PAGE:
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The Leading Edge

Jazzed Magazine • July 2011 • July 26, 2011

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In this installment our friends start to give us the inside scoop on their thinking about youthful jazz development. In subsequent issues through 2012, they will discuss definitive attributes of a lead player, experiences that shaped their concepts and conviction, lead chair vs. second chair, interacting with the rhythm section & the other lead players, what to learn and listen for, artistic contributions, and responsibilities and equipment.    ~AB

Please cite some of the ways in which you honed your craft as a young adult, and/or some suggestions for young players to hone their own.

Dave Pietro, 
Alto; Anita Brown Jazz Orchestra, Toshiko Akiyoshi Big Band:

I started by learning how to play the saxophone well with regard to all the important qualities and skills: sound, technique, intonation, phrasing, reading, etc. The experiences of playing in a big band in high school, the many I played with at North Texas, and later going on the road with the bands of Woody Herman, Maynard Ferguson and Lionel Hampton all contributed to my growth as a lead player. The best advice I could give any player is to get in as many playing situations as possible, particularly with players that you want to emulate. Listen to recordings, listen to live gigs but play as much as possible.


Steve Wilson, 
Alto; Maria Schneider Orchestra, Smithsonian Jazz Masterworks:

Reference the recordings. Young players nowadays don’t get the opportunity for apprenticeships, so first go listen to a lot of recordings. There are specifics there – valuable information regarding articulation and phrasing. Players should do that first. If you’re playing Thad’s music in high school you need to hear it first in order to execute it.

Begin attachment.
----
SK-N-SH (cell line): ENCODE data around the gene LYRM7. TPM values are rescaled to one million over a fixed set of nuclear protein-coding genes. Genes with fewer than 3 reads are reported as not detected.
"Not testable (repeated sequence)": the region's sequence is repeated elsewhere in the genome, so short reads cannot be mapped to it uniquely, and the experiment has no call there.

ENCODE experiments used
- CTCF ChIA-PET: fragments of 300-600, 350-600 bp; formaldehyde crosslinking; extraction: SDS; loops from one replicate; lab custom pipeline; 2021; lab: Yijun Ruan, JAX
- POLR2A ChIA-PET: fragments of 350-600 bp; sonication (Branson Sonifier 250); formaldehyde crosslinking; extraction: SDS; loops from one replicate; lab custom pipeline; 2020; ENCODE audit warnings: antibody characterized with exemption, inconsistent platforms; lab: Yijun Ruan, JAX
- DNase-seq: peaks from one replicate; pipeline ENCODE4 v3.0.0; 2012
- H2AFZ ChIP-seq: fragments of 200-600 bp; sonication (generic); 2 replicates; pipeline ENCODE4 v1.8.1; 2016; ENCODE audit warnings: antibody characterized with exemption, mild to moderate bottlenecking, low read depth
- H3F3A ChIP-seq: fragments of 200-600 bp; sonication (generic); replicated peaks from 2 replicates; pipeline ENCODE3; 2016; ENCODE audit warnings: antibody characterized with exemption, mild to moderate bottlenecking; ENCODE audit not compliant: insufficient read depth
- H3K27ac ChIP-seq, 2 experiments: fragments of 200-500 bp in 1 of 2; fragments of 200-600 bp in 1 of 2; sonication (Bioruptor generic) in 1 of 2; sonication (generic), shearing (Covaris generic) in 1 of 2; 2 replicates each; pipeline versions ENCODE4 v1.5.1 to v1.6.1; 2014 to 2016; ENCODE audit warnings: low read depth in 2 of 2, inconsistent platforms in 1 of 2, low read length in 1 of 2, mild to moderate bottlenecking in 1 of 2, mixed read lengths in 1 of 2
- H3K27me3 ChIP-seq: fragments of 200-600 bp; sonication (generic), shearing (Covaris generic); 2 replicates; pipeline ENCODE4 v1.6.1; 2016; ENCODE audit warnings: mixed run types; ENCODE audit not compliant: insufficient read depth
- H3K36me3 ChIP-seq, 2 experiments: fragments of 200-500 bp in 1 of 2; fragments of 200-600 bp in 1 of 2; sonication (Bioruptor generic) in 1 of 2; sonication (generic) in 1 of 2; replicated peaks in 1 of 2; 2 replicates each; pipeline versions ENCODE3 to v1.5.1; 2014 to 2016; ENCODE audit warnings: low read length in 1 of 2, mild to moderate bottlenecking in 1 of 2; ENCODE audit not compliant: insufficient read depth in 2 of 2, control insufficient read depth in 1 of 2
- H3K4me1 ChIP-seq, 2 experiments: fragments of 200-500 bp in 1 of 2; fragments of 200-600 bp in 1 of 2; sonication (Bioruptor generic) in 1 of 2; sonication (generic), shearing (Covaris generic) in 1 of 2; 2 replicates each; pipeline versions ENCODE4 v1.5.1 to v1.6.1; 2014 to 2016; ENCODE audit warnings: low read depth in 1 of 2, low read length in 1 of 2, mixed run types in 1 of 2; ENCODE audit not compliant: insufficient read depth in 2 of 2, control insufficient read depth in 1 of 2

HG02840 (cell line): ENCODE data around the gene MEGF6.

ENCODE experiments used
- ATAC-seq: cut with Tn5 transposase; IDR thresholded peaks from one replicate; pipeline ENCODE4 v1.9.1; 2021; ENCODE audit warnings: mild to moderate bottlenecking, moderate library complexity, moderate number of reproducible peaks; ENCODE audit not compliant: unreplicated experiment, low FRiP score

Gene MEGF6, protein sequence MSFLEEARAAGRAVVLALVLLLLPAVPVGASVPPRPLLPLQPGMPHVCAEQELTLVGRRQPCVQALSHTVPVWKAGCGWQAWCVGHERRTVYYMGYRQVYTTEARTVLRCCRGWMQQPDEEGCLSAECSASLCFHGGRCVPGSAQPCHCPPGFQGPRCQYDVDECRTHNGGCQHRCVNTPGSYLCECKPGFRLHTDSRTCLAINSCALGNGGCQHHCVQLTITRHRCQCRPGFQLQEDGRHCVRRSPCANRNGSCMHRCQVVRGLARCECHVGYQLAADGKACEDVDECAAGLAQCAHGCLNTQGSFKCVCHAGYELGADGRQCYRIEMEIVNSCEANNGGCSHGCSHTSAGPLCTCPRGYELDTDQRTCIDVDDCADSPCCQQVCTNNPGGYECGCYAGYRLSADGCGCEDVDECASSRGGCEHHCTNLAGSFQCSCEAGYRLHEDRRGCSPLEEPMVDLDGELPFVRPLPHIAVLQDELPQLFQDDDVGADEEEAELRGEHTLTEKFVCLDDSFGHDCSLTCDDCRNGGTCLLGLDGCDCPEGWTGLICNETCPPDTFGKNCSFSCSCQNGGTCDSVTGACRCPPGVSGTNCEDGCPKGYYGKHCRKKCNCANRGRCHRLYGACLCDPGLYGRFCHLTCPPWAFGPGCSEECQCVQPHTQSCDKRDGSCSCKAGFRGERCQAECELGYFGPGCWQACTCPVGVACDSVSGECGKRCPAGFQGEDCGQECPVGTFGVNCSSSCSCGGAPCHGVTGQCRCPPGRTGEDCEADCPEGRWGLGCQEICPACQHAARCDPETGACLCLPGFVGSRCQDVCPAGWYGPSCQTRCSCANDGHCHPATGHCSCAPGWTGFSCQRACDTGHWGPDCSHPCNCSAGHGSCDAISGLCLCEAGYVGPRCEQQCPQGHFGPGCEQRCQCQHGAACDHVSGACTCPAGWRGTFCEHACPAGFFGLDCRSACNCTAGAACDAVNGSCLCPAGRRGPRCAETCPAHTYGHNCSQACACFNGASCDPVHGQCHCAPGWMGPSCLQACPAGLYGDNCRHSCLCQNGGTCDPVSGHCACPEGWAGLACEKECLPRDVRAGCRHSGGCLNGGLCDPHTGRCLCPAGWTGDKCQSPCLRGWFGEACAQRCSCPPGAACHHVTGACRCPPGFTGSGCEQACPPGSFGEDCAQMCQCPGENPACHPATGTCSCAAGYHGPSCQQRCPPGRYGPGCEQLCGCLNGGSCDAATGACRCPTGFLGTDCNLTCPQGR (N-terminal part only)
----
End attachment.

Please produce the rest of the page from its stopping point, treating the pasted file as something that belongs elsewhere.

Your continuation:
Take every opportunity to go hear this music live, by established players, if not the original band. As a teenager I got to be around some people who had been with some military bands and although they hadn’t played with Thad’s band they were consummate players. Listen to elder statesmen. For every Jerry Dodgion there are ten guys in every community who know who Jerry is and you can learn from them. So, use what’s available to you.


Dick Oatts, 
Alto; Vanguard Jazz Orchestra, Carnegie Hall Jazz Band:

Experience is, by far, the most important learning tool. It teaches you how to teach yourself as well as to prepare, listen, blend, use articulation and dynamics, understand form, structure, harmony, sound, orchestration, balance, and especially teaches a player to understand various rhythms and styles.


Mark Patterson, 
Trombone; Anita Brown Jazz Orchestra, Dennis Mackrel Big Band: